This week she did, ‘123456789100’. When I got home last night she wanted to know if I thought it was funny that she ended with one hundred. That’s the number we count to when I’m tucking her in for the night (she always has to say 100). She has also caught onto a number of the ascii ‘smiley’s that the chat turns into a graphic. Of these, her favourite is <3 which rotates counter-clockwise and into a heart. What Andrea did this week was set her up with her own profile on a second computer so she can chat with me on her own. She loves it. Mom is close by if she needs help, but otherwise, she can do it independently.

I realize that circumstances have created a situation which has heightened the interest in learning something. I’m sure the experts would argue that the chatting doesn’t support unschooling because of the extenuating circumstances. But, that couldn’t be further than the truth. This is a perfect illustration of both how and why unschooling does work. The how is really simple. If children are interested in something, they will invest the time and energy into learning it. The whole point of unschooling is that if children are interested they can and will learn. If you eliminate all the situations in a child’s life which heighten his or her interest in learning what you are likely to be left with is, …well, something pretty much like a classroom.

The second half of the title relates to Emma’s growing investment in creativity. To step back in history again, we had abandoned alot of the structured element of the older children’s education by the time Emma was born. The transformation I went through involved me realizing that alot of the things that I had formerly assumed about children were not necessarily true. Having been graced with her, I had (and have) an opportunity to discover and learn about children. And so, I’ve done a great deal of observing and making mental notes. One of the things I’ve watched along the way is the development of her ability to exercise her creativity.

One of the things I’ve done with Emma has been respond to her motor skills being unable to keep up with her creativity differently than I did with the older children. When they got upset that they couldn’t do something because of a lack of coordination or fine motor skills, we used to try to comfort them by telling them it was ok. With Emma, what I’ve done is hug/hold her and ask her if she’d like me to help her. Sometimes she accepts and sometimes she refuses. The thing is, whether you are 2, 5, 10 or 50, when you can’t do something you really want to do, it’s not ok, it’s frustrating. I don’t want to give the impression that I think she is more creative than the older kids. But, that I think responding in a different way has allowed me to be more involved in her creativity and she is more willing to allow me to help her by hurdles.

Having said that, this week she made a car out of a cardboard box. Essentially, she drew alot of the details found in a car on appropriate locations on the box including a rearview mirror. In the rearview mirror you can see the sun, an ice cream stand and a car parked in front of the stand (because the driver is buying ice cream). It has an ignition and keys, a gas tank with fill cap, gauges and controls, etc. It’s very elaborate. She put alot of time into it. At the same time, you can tell it’s the artwork of a child.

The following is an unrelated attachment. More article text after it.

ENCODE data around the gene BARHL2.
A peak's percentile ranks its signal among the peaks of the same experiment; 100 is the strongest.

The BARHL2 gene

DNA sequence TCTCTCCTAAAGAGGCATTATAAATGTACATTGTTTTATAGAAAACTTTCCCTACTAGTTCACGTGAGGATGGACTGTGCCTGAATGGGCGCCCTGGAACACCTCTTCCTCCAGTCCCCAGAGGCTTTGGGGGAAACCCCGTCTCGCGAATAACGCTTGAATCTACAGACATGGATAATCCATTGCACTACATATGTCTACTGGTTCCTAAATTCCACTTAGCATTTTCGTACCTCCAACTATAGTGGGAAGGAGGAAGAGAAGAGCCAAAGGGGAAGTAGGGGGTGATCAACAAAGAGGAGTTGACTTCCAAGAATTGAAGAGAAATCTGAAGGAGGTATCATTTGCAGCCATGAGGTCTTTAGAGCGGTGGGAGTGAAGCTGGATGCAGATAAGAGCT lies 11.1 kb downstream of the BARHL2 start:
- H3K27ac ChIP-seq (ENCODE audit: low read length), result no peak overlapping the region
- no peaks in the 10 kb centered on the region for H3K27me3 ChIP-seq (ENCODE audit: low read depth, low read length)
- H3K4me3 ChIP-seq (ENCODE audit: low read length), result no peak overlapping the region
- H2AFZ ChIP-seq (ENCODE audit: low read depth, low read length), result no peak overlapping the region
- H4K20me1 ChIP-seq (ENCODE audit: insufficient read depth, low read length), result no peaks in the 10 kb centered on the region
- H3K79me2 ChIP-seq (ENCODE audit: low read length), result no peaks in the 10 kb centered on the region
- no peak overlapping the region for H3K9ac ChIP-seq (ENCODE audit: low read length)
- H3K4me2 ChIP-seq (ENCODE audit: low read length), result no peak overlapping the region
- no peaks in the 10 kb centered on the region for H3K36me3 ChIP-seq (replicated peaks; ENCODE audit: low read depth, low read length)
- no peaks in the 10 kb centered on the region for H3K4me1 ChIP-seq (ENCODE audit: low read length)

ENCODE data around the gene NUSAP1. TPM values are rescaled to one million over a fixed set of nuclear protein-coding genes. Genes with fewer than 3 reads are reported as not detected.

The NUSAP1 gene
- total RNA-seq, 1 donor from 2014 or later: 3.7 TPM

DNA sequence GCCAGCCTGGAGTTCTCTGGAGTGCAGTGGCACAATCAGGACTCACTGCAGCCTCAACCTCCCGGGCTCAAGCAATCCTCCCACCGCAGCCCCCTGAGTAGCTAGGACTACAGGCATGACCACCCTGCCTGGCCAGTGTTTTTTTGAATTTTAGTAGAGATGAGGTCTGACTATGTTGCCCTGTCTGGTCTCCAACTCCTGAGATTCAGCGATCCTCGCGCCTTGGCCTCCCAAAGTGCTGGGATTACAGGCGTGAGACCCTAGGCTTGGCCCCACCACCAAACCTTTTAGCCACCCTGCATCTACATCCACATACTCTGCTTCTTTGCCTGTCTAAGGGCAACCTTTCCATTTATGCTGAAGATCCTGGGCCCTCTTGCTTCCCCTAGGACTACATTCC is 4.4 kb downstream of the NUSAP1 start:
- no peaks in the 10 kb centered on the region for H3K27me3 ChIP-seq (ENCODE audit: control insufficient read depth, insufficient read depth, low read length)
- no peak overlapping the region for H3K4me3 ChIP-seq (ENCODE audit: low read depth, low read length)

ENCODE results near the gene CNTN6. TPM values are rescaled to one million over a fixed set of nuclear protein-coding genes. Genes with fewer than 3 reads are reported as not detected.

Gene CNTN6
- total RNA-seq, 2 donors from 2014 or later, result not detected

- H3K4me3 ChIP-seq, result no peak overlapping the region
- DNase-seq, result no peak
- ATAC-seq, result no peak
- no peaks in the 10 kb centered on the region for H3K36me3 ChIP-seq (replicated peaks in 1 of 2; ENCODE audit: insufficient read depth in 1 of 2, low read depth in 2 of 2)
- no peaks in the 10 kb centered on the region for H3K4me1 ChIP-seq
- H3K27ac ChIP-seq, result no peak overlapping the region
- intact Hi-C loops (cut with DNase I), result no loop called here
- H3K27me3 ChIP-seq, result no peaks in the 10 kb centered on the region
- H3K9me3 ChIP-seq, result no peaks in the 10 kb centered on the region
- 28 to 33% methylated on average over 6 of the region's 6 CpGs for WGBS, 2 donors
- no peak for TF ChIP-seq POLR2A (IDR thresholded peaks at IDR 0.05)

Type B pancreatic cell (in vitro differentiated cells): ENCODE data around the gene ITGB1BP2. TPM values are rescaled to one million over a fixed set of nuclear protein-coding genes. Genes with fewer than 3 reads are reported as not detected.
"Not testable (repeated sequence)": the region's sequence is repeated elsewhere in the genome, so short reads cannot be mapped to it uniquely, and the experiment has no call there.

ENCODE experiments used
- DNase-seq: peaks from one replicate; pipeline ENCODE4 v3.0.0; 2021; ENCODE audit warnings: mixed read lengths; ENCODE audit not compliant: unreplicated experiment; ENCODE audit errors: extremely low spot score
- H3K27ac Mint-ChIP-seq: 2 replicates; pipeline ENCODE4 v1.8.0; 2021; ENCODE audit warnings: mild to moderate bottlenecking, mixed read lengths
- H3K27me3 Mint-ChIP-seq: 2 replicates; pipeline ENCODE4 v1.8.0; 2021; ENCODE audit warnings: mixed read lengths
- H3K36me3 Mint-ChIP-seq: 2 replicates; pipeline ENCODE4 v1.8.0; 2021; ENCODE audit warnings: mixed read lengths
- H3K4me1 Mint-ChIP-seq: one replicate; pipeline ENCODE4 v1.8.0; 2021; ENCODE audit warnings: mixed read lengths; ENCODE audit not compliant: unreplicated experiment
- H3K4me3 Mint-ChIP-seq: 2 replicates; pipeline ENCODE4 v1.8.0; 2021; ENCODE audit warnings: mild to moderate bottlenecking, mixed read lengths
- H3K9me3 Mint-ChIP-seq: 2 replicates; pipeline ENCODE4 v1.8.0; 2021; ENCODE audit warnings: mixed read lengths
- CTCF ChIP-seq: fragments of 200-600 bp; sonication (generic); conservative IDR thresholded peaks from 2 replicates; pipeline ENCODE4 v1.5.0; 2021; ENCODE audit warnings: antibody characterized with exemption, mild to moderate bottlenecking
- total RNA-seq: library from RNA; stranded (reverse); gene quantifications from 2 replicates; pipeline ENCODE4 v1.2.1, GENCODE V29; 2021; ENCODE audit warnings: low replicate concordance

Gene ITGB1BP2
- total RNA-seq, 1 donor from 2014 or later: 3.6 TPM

When I was teaching at the college, this was the time of year where I taught the first year students their first language specific programming course. Likely, in the last few weeks, I would have discussed the course workload (very heavy compared to the other courses they had) and that the reality they were up against was that programming was like riding a bike. You can watch all the videos about riding bikes that you want and you can talk about bikes all you want, but you will never learn to ride a bike that way. The way to learn to ride a bike is to get on one and ride it. And that’s what creativity is like. It’s learned and developed through exercising it.

That’s one of the reasons I’m not really a fan of alot of early educational materials. Many of the materials out there in common use are intended to develop ‘skills’ but provide very little exercise outside of that. An example of that is a colouring book. The only real creativity involved in colouring a predrawn picture is choosing the colours. (We don’t prevent her from having such things. We just don’t limit her to those.) I guess what I want to say is that, wanting children to be able to produce a picture that looks as though it could have been done by an adult is a poor excuse for depriving them of the opportunity to develop the ability to create a picture they can call their own. I would rather be able to sincerely faun over 10,000 real drawings that undeniably show the development of real talent, imagination and expression than the best of the colouring competitions.


Over the last few weeks I’ve noticed that Emma’s nightly routine is changing a little. Now she reads us a story or 2 before we read to her. She likes to read books that don’t have a lot of text in them and saves the longer stories for us to read to her. On Friday night, I was reading her a story with a cat called Nebut (I pronouce it nay-boo). About the third time I encounter the name in the story, Emma interrupts me to say, “You’re not saying it right Daddy. It’s nay-but.” Of course, I apologise and adjust the remainder of the story accordingly.

So much for the study that says that kids don’t follow along with the words with you. If it’s a picture book, I don’t doubt that they may focus on the pictures the first few times through. Now the thing is that I don’t recall Nebut in any other story of hers. And this story has several lines of text per page. Obviously, they eventually follow along with the words and are able to pick them out of several lines of text. And that’s not just words that they encounter all the time but ones that they don’t encounter in other books.